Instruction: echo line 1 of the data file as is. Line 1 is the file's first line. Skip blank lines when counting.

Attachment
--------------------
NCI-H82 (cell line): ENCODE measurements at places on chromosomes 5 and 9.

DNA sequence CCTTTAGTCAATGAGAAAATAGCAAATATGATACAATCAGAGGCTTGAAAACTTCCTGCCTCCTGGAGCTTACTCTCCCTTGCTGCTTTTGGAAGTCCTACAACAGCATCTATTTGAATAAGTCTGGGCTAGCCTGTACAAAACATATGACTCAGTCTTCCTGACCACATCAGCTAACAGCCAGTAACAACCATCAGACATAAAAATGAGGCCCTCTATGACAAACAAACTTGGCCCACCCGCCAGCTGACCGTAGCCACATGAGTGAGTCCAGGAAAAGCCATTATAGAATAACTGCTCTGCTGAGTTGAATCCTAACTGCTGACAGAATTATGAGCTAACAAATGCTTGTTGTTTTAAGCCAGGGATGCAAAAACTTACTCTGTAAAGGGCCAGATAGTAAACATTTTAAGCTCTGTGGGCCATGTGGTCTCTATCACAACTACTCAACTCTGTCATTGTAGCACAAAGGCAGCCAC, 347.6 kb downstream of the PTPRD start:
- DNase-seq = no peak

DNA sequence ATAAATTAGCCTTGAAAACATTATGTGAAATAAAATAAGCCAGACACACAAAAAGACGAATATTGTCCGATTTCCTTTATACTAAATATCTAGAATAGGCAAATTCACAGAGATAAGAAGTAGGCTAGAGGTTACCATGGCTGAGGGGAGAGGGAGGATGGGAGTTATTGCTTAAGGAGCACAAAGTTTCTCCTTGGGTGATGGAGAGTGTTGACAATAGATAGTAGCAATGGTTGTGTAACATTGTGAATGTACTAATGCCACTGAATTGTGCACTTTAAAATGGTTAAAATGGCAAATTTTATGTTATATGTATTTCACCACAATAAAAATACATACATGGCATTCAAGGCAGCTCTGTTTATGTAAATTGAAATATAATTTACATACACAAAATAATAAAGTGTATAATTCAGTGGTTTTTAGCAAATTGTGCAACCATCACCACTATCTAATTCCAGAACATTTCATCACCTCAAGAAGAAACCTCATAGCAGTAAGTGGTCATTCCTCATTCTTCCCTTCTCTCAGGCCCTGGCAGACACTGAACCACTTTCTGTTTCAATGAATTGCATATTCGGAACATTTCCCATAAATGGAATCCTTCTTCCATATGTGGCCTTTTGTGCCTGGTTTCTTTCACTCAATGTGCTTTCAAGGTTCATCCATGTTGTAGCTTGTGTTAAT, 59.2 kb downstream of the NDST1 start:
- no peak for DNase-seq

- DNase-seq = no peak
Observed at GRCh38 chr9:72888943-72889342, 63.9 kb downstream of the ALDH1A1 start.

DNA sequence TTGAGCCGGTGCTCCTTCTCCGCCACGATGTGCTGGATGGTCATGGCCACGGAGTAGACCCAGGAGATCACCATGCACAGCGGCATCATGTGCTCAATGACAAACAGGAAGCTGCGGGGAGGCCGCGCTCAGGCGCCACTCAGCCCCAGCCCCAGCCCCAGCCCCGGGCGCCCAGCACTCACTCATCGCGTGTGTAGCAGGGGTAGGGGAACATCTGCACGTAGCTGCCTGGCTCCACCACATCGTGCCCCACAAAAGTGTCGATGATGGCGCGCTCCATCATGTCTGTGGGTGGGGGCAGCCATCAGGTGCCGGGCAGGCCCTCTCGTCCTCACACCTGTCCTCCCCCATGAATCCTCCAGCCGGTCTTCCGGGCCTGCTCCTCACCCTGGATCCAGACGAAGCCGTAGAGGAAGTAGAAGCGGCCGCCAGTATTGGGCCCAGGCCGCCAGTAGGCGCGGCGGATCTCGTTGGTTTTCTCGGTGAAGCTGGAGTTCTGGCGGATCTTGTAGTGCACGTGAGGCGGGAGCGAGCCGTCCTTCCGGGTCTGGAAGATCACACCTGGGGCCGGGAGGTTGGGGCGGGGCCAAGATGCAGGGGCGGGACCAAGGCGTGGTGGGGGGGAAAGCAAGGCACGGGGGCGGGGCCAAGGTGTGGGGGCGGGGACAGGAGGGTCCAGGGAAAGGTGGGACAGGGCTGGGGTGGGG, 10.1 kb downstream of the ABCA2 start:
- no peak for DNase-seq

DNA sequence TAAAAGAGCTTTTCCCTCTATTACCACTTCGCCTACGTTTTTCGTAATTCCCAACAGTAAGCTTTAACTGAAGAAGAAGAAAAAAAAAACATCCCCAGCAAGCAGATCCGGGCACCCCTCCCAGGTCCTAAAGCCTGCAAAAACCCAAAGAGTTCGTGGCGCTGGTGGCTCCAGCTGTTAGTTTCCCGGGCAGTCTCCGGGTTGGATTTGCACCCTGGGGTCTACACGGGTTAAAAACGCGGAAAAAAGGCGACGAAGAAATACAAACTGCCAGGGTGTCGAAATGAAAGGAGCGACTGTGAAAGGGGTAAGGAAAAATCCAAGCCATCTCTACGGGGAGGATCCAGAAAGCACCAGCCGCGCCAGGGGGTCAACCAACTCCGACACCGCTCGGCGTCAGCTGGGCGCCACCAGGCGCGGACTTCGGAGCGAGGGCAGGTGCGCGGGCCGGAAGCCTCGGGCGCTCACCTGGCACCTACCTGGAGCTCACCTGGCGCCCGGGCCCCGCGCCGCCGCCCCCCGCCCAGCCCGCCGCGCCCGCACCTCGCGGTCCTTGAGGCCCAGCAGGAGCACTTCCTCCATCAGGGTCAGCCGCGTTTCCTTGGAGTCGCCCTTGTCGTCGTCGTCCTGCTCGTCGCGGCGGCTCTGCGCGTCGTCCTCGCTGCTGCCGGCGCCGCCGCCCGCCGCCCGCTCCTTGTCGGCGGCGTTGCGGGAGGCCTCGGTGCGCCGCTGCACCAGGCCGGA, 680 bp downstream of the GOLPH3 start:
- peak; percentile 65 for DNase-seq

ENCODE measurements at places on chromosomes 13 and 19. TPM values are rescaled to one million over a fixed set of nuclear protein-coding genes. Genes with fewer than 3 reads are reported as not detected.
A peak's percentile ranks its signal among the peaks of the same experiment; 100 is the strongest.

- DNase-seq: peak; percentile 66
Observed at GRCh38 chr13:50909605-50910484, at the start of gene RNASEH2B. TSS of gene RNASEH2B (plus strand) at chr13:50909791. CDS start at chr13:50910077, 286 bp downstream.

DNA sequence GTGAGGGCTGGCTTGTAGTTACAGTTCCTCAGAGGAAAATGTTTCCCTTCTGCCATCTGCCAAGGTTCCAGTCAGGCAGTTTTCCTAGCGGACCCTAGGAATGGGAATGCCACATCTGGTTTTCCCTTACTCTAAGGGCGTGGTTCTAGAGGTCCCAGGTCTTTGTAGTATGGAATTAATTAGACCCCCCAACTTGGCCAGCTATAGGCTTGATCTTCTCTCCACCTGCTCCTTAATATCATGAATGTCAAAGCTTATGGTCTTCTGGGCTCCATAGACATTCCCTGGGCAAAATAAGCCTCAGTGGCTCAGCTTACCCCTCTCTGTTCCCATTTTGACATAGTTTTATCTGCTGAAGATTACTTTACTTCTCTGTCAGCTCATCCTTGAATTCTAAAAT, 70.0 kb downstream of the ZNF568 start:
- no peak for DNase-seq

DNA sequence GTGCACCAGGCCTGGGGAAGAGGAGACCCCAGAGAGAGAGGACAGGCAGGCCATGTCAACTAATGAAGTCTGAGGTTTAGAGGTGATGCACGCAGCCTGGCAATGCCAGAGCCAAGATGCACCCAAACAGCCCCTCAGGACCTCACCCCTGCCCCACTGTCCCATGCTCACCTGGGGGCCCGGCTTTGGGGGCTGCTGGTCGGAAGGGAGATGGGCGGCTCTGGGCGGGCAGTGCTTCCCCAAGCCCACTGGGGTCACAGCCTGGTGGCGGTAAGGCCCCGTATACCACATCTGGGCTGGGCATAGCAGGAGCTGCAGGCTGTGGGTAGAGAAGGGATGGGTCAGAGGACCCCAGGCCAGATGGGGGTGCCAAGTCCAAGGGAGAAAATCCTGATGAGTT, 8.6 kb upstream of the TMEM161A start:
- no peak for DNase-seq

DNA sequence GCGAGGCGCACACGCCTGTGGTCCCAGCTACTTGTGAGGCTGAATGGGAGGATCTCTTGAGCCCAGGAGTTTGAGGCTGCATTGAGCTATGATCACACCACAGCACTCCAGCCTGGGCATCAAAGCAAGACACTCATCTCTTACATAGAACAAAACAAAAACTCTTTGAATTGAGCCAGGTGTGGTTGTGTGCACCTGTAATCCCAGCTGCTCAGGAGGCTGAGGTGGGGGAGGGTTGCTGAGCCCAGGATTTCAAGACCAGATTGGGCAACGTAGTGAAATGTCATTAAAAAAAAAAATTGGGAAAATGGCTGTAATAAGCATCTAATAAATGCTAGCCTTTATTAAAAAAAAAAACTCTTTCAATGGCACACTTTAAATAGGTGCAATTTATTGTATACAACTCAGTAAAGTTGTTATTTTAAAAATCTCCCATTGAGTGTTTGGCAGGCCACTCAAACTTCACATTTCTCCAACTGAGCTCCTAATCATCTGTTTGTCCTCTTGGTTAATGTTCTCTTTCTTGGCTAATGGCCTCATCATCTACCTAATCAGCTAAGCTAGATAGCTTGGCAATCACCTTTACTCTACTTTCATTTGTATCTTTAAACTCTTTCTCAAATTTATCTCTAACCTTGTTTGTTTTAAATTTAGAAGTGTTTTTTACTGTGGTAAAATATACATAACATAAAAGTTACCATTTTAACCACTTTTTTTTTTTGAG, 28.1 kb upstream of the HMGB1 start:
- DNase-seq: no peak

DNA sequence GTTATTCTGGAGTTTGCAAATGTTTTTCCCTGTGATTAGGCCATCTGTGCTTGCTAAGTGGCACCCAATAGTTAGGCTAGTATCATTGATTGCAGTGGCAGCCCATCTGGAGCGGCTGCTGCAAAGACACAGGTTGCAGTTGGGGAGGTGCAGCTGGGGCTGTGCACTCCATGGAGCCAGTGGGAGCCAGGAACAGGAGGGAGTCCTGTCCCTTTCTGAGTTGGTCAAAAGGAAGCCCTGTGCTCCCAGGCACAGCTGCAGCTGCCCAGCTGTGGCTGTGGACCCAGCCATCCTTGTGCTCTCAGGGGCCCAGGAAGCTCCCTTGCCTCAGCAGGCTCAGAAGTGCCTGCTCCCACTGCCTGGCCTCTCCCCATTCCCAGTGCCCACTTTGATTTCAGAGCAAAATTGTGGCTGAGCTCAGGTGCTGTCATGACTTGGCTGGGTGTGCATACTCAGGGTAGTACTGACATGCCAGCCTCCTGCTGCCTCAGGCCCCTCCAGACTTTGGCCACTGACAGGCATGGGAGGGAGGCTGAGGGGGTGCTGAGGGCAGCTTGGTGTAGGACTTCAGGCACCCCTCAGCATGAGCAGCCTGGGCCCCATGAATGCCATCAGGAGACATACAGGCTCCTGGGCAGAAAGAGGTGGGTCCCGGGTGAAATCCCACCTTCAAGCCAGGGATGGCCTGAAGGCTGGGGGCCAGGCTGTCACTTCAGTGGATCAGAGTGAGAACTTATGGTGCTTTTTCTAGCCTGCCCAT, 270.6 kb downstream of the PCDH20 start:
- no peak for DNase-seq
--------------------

NCI-H82 (cell line): ENCODE measurements at places on chromosomes 5 and 9.